The expansion of Medicaid broadens the eligibility criteria for the federal insurance program. Currently in Wyoming, eligibility is limited to low-income children, people with certain disabilities, pregnant women, and certain long-term care residents. As of Feb. 1, about 65,000 Wyoming residents were covered by Medicaid, according to the state health department.
The proposed expansion would open eligibility to any “non-disabled adult without children” under 138% of the federal poverty level (an annual individual income of just under $18,000). The Wyoming Department of Health says it could serve between 13,000 and 38,000 residents, but it’s likely the actual enrollee count would be somewhere in the middle; the health department estimates nearly 25,000 people.
The bill enshrined this 90% federal match in law and ensured that the state would opt out of the federal program if the ratio were to decline.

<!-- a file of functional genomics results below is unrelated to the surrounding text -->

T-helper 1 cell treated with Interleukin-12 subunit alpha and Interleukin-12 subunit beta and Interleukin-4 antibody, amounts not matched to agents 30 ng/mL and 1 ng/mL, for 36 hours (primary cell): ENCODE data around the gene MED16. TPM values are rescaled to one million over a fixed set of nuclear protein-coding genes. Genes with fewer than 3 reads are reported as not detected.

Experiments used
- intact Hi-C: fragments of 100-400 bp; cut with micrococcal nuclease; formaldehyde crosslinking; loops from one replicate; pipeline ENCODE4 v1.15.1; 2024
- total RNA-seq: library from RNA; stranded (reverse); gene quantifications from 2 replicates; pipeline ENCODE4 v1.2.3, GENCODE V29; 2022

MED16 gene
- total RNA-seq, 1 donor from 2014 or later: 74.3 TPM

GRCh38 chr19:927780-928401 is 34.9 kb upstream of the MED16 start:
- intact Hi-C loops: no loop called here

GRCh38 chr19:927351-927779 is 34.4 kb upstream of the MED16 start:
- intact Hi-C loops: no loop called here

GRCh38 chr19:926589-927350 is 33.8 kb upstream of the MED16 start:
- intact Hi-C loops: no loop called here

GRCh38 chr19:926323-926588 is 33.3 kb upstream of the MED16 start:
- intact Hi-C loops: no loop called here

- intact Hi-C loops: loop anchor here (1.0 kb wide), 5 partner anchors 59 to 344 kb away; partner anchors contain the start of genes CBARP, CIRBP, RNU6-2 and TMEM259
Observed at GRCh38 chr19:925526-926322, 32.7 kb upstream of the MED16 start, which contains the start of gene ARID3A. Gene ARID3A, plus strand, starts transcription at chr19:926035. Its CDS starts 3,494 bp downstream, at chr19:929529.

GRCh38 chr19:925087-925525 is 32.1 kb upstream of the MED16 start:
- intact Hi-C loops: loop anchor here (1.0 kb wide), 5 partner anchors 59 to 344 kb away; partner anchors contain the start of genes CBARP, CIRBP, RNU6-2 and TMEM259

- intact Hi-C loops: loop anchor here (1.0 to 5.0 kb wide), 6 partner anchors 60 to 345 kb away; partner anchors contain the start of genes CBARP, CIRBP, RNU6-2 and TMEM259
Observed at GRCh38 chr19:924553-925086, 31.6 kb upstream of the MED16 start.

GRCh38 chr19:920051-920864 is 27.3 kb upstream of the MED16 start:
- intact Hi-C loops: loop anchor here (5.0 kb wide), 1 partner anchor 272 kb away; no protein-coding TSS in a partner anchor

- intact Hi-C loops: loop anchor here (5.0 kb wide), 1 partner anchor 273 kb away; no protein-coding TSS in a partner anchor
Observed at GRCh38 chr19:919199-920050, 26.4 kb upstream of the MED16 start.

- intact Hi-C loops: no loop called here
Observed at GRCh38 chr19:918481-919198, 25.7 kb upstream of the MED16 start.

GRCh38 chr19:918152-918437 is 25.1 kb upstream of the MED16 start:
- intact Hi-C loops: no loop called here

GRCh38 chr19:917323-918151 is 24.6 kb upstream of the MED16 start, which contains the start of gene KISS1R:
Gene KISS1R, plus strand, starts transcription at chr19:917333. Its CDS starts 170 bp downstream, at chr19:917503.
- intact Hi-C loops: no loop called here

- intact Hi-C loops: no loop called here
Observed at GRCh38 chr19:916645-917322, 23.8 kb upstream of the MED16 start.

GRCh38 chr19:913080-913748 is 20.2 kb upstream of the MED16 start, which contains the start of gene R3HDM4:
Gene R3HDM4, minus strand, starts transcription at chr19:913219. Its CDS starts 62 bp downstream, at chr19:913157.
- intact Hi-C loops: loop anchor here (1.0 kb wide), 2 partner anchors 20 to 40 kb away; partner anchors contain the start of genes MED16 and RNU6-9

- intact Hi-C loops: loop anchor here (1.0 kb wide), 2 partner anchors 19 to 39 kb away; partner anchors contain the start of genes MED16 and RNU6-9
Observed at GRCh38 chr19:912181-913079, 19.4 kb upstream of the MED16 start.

A similar Senate bill, sponsored by Sen. Chris Rothfuss, did not advance on Monday, rejected without a hearing by a procedural deadline. Backed by 12 bipartisan co-sponsors, the bill would have expanded Medicaid eligibility in Wyoming while blocking federal matching of costs to ensure the state never pays more than 10% of costs for residents enrolled in the expanded program.
“I am very disappointed that we did not have the chance to hear or debate the bill. Providing affordable health care to all citizens of Wyoming is really important to us,” Rothfuss said. “It’s the only possible vehicle to do that,” he said at the time.
He lamented that Senate Majority Leader Ogden Driskill had “buried” the bill, Rothfuss said, dropping the possibility of at least having a debate on the floor. Not expanding Medicaid “is going to affect a lot of people in Wyoming,” he said.
The bill received an affirmative vote from the Senate Labor, Health and Human Services Committee earlier this month, but required three readings by each legislative chamber and governor’s approval to become law. The bill was not debated beyond the committee room.
In order to get a debate, the Senate bill would have had to be heard on the floor convened as a “committee of the whole” by Monday. However, Harshman’s amendment to rewrite the House Bill will breathe new life into Rothfuss’s proposal. His name just won’t be on it.